Winner of the James Beard/ KitchenAid Cookbook of the Year 2000 and Winner of the Beard Award for the Best Writing on Food 2000.
 
 
September 2, 2014
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Mangia Bene

    Spinach comes from a central and southwestern Asian gene center where it may have originated from Spinacia tetranda, which is still gathered as a wild edible green in Anatolia. Spinach was unknown to the ancient Mediterranean world.

    The diffusion of spinach into the Mediterranean was almost certainly the result of Arab ingenuity. Spinach, which does not grow well in hot weather, was successfully cultivated in the hot and arid Mediterranean climate by Arab agronomists through the use of sophisticated irrigation techniques probably as early as the eighth century A.D. The first references to spinach are from Sasanian Persia (about 226-640 A.D.) and we know that in 647 it was taken from Nepal to China where it was, and still is, known as the "Persian green." The first written evidence of spinach in the Mediterranean are in three tenth-century works, the medical work by al-Razi (known as Rhazes in the West) and in two agricultural treatises, one by Ibn Wahshiya and the other by Qustus al-Rumi. Spinach became a popular vegetable in the Arab Mediterranean and arrived in Spain by the latter part of the twelfth century where the great Arab agronomist Ibn al-'Awwam called it the "captain of leafy greens." Spinach was also the subject of a special treatise in the eleventh century by Ibn Hajjaj.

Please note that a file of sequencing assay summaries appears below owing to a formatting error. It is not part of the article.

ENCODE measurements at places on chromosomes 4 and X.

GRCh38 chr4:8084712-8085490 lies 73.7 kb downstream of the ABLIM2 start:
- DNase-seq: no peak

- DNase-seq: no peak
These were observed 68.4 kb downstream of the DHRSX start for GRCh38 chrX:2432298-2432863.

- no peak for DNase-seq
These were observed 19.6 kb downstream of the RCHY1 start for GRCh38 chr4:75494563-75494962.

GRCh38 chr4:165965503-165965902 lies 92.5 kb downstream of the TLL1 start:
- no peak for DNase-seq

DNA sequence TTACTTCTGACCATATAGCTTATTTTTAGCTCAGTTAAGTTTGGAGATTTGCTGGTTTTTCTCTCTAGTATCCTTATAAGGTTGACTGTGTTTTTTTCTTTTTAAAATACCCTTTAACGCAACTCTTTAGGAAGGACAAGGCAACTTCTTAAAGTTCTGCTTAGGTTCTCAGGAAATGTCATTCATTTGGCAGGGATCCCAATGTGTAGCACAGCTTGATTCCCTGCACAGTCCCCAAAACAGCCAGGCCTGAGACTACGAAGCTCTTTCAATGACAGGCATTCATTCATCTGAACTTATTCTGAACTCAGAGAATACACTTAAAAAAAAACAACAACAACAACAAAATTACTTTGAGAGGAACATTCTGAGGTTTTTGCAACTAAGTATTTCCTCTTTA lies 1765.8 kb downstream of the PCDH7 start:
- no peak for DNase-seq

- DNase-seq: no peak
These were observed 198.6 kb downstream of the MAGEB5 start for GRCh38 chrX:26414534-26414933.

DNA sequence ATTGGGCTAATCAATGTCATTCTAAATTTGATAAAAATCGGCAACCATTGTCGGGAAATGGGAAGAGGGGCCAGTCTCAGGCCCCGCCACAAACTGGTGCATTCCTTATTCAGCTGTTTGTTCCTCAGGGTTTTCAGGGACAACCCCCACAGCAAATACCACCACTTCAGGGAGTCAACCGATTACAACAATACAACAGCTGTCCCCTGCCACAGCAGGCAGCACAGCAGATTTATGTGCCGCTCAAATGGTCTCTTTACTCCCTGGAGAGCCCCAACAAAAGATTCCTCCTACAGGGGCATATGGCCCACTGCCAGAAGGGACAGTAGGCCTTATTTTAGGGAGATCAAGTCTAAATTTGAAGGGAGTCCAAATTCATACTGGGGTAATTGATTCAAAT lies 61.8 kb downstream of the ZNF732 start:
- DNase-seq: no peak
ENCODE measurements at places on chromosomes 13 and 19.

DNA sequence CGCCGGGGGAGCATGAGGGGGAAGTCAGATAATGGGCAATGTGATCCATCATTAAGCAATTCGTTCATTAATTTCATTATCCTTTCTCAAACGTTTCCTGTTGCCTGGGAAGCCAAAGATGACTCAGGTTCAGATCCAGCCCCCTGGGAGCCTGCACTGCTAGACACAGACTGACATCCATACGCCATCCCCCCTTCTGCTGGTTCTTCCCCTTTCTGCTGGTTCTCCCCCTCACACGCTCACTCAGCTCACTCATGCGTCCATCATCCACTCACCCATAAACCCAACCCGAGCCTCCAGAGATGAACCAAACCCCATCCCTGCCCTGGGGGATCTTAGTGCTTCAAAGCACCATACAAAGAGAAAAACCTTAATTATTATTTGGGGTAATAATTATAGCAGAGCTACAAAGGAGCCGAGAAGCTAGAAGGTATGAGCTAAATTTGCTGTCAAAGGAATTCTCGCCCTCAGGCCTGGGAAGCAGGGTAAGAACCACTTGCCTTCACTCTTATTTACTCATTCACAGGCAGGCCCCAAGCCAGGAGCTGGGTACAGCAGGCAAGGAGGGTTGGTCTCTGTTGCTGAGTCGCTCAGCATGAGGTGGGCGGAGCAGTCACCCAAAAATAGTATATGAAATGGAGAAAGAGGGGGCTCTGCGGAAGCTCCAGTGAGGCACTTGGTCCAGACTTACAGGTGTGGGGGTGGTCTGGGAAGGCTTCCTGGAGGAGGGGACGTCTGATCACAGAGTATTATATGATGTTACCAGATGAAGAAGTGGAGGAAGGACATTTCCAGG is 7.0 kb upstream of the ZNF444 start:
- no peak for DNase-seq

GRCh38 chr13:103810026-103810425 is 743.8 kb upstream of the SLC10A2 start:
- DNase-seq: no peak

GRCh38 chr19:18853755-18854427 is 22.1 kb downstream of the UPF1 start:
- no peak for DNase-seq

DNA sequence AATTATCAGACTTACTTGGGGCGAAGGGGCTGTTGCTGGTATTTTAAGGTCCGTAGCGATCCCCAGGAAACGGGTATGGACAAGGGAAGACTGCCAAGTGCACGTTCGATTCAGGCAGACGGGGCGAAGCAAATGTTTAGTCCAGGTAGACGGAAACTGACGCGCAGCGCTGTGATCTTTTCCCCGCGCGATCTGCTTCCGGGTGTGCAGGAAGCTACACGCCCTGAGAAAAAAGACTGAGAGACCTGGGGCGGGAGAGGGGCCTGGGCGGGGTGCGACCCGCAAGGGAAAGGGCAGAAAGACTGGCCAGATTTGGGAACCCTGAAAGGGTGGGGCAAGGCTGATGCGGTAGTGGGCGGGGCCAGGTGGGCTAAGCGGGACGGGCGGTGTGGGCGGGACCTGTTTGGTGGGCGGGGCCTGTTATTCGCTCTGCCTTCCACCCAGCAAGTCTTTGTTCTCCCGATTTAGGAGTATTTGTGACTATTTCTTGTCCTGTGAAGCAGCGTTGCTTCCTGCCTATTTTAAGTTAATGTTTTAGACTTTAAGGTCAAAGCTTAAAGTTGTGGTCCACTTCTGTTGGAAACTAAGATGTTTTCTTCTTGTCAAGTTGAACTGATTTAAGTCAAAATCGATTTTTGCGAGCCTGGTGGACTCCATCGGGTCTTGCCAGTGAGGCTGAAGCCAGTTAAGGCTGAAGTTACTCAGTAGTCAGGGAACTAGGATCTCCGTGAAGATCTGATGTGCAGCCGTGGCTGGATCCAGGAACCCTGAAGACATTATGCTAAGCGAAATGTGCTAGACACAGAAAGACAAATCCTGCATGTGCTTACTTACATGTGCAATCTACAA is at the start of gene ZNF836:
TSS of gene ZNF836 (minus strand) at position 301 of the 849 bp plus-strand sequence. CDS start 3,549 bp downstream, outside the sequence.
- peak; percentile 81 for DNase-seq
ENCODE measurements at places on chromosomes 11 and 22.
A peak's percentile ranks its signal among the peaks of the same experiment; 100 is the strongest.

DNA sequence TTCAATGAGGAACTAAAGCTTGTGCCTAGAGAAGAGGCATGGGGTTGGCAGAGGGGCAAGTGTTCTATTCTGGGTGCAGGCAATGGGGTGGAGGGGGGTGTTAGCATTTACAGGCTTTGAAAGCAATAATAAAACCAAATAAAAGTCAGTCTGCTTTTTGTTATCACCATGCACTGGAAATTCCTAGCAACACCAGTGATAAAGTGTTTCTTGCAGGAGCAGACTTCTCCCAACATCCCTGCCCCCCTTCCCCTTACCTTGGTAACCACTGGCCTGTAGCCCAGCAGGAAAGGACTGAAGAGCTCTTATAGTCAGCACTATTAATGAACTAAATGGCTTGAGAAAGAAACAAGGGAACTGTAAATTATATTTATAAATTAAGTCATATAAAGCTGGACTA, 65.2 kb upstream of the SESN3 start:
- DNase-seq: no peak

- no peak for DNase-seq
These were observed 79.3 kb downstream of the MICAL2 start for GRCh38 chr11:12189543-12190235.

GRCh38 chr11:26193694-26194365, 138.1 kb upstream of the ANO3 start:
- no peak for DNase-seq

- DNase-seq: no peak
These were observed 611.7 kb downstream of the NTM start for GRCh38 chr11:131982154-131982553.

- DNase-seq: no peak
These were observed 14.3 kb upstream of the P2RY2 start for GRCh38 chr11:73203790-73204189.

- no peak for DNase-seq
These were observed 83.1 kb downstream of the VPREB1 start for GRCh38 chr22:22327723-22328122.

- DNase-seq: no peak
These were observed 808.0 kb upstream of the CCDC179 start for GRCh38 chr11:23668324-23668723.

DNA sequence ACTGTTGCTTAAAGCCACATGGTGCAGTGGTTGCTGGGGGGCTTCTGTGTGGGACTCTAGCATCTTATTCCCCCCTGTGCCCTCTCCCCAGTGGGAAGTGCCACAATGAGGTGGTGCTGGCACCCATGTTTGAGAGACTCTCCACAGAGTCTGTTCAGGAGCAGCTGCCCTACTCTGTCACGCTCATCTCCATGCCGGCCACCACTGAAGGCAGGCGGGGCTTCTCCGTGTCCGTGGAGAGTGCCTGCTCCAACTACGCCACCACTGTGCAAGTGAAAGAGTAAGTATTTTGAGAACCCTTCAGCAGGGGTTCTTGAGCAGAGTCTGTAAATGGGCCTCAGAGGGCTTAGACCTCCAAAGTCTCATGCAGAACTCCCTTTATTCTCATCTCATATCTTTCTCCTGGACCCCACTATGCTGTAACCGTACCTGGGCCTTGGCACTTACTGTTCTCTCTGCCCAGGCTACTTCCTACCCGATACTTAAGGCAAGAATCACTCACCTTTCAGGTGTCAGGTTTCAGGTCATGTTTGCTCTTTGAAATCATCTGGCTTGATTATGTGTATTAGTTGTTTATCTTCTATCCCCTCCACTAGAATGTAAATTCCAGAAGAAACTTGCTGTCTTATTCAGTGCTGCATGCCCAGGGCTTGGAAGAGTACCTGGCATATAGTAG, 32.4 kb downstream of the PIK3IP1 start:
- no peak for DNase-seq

When spinach reached Provence it also became a popular vegetable, behind cabbage. Spinach is mentioned frequently as part of the fifteenth century Provençal ortolagia, the vegetable production of the garden. In the seventeenth century, the famous English philosopher John Locke reports having had a spinach and herb soup during his travels in southwestern France. In Anatolia, spinach was known by the thirteenth century, if not earlier, and served with meat and covered in garlic-yogurt sauce, a dish that was popular with the Seljuk Turks. The Italians were important for promoting the role this new vegetable played in the Mediterranean diet, as they favored spinach along with several other new vegetables both from the Old and New Worlds, in their gardens beginning in the thirteenth century. In Venice, cooks integrated Muslim flavoring techiques in dishes known as saur which were enriched with pine nuts and sultanas. Although fish, meatballs, and rice were so flavored, so were dishes of spinach.

    The Arab influence in Spain is evident even today. Sometime ago a stylish dish in Cordoba was sajina, also called ásida, a kind of watery soup made with wheat flour cooked with spinach or other leafy vegetables. This soup seemed to be obligatory at family gatherings, holiday feasts, where you would also find stew/soups of lima beans or chickpeas. Sajina is a direct descendent of a popular stew from Islamic Spain.

    Mediterranean Jews, the Sephardim, were also fond of spinach and prepare dishes such as shpongous, a savory baked dish of sheep's cheese and spinach that was customary as a dairy dish served on Shavuot, the holiday fifty days after Passover celebrating the Palestinian harvest and the anniversary of the giving of the Law.

    In thirteenth century Damascus, burani was a popular dish of Persian origin, made with spinach or Swiss chard and yogurt, garlic, and spices. In 1614, Castelvetro calls for spinach to be used as the stuffing for tortelli.